Facebook CEO Mark Zuckerberg to Capitol Hill: ‘It was my mistake, and I’m sorry.’
COMMITTEE ON ENERGY AND COMMERCE
mistakes, there’s more to do, and we need to step up and do it.
- We made some big changes to the Facebook platform in 2014 to dramatically restrict the amount of data that developers can access and to proactively review the apps on our platform. This makes it so a developer today can’t do what Kogan did years ago.
- But there’s more we can do here to limit the
information developers can access and put more safeguards in place to
- We’re removing developers’ access to your data if you haven’t used their app in three months.
- We’re reducing the data you give an app when you approve it to only your name, profile photo, and email address. That’s a lot less than apps can get on any other major app platform.
- We’re requiring developers to not only get approval but also to sign a contract that imposes strict requirements in order to ask anyone for access to their posts or other private data.
- We’re restricting more APIs like groups and
events. You should be able to sign into apps and share your public
information easily, but anything that might also share other people’s
information — like other posts in groups
you’re in or other people going to events you’re going to — will be much more restricted.
- Two weeks ago, we found out that a feature that lets you look someone up by their phone number and email was abused. This feature is useful in cases where people have the same name, but it was abused to link people’s public Facebook information to a phone number they already had. When we found out about the abuse, we shut this feature down.
improperly using data, we’ll ban them and tell everyone affected.
do this in your privacy settings, but we’re going to put it at the top of News Feed to make sure everyone sees it. And we also told everyone whose Facebook information may have been shared with Cambridge Analytica.
several threats with ties to Russia. This included activity by a group called APT28, that the U.S. government has publicly linked to Russian military intelligence services.
important elections since then where these new tools have been successfully deployed.
- In France, leading up to the presidential election in 2017, we found and took down 30,000 fake accounts.
- In Germany, before the 2017 elections, we worked directly with the election commission to learn from them about the threats they saw and to share information.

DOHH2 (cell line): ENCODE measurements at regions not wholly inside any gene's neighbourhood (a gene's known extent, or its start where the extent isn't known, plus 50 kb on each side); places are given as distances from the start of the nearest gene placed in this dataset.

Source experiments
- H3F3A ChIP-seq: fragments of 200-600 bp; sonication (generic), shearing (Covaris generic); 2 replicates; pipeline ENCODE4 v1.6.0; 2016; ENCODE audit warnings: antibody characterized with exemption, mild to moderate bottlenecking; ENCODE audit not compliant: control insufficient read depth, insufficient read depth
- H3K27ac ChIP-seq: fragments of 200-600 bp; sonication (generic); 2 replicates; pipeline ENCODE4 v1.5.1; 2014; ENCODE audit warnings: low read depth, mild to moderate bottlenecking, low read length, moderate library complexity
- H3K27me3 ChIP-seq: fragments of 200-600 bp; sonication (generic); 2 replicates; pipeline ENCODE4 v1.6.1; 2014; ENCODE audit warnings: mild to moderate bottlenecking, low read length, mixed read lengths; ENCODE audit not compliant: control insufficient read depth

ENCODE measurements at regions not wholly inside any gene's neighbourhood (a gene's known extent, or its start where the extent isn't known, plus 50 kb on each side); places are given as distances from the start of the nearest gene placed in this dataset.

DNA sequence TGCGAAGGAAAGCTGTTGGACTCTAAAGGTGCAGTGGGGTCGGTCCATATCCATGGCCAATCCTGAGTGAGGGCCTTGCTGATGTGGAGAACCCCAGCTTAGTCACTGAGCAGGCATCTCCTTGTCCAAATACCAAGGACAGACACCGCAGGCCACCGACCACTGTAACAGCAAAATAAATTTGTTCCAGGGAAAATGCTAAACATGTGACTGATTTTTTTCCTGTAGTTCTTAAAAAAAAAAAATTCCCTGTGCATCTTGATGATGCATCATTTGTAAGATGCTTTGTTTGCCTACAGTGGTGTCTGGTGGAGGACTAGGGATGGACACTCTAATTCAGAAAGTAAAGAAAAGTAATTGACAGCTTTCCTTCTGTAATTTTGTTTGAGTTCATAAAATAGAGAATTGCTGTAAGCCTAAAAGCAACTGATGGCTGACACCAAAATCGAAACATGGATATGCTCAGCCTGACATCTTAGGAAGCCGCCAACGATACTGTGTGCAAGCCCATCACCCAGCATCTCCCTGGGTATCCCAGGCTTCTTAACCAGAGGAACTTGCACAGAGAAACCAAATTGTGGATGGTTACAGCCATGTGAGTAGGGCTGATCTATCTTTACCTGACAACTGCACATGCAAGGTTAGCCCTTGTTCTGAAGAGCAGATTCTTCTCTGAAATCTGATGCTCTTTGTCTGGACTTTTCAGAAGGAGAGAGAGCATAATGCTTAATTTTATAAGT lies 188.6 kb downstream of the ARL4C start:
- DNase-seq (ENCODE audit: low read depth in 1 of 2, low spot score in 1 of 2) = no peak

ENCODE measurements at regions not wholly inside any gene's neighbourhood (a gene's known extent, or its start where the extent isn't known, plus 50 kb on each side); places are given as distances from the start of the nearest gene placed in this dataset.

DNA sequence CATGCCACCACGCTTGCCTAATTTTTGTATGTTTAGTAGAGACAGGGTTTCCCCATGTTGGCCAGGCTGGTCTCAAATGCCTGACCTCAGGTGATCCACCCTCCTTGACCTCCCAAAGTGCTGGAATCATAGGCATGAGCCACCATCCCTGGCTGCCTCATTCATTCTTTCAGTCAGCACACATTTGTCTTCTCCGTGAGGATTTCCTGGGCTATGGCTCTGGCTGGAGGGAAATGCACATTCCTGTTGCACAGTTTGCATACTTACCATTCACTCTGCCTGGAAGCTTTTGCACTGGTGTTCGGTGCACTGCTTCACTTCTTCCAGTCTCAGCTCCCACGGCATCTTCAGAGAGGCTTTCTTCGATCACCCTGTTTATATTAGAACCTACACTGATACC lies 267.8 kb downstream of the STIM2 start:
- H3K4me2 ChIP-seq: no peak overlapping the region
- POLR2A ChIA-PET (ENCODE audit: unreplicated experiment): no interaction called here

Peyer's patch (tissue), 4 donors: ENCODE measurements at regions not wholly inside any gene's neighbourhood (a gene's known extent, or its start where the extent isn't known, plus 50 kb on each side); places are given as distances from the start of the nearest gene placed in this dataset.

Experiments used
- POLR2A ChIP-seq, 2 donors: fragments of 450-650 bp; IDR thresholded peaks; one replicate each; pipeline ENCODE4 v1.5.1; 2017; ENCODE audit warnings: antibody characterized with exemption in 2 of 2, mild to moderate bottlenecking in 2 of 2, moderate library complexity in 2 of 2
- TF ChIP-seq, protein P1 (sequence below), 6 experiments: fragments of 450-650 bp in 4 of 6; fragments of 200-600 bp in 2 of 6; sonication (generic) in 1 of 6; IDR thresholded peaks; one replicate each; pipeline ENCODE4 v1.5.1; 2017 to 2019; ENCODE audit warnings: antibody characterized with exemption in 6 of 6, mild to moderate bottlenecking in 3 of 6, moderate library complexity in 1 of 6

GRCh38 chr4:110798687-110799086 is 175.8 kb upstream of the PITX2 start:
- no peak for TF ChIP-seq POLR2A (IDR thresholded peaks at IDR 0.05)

- In the U.S. Senate Alabama special election last year, we deployed new AI tools that proactively detected and removed fake accounts from Macedonia trying to spread misinformation.
have disabled thousands of accounts tied to organized, financially
motivated fake news spammers. These investigations have been used to
improve our automated systems that find fake accounts. Last week, we
took down more than 270 additional pages and accounts operated
by the IRA and used to target people in Russia and Russian speakers in countries like Azerbaijan, Uzbekistan and Ukraine. Some of the pages we removed belong to Russian news organizations that we determined were controlled by the IRA.
- I’ve directed our teams to invest so much in security — on top of the other investments we’re making — that it will significantly impact our profitability going forward. But I want to be clear about what our priority is: protecting our community is more important than maximizing our profits.
- From now on, every
advertiser who wants to run political or issue ads will need to be
authorized. To get authorized, advertisers will need to confirm their
identity and location. Any advertiser who doesn’t pass will be
prohibited from running
political or issue ads. We will also label them and advertisers will have to show you who paid for them. We’re starting this in the U.S. and expanding to the rest of the world in the coming months.
- For even greater political ads transparency, we have also built a tool that lets anyone see all of the ads a page is running. We’re testing this in Canada now and we’ll launch it globally this summer. We’re also creating a searchable archive of past political ads.
- We will also require people who manage large pages to be verified as well. This will make it much harder for people to run pages using fake accounts, or to grow virally and spread misinformation or divisive content that way.
- In order to require verification for all of these pages and advertisers, we will hire thousands of more people. We’re committed to getting this done in time for the critical months before the 2018 elections in the U.S. as well as elections in Mexico, Brazil, India, Pakistan and elsewhere in the next year.
steps by themselves won’t stop all people trying to game the system.
But they will make it a lot harder for anyone to do what the Russians
did during the 2016 election and use fake accounts and pages to run ads.
Election interference is
a problem that’s bigger than any one platform, and that’s why we support the Honest Ads Act. This will help raise the bar for all political advertising online.
million people register to vote who might not have voted otherwise.
My top priority has always been our social mission of connecting people, building community and bringing the world closer together. Advertisers and developers will never take priority over that as long as I’m running Facebook.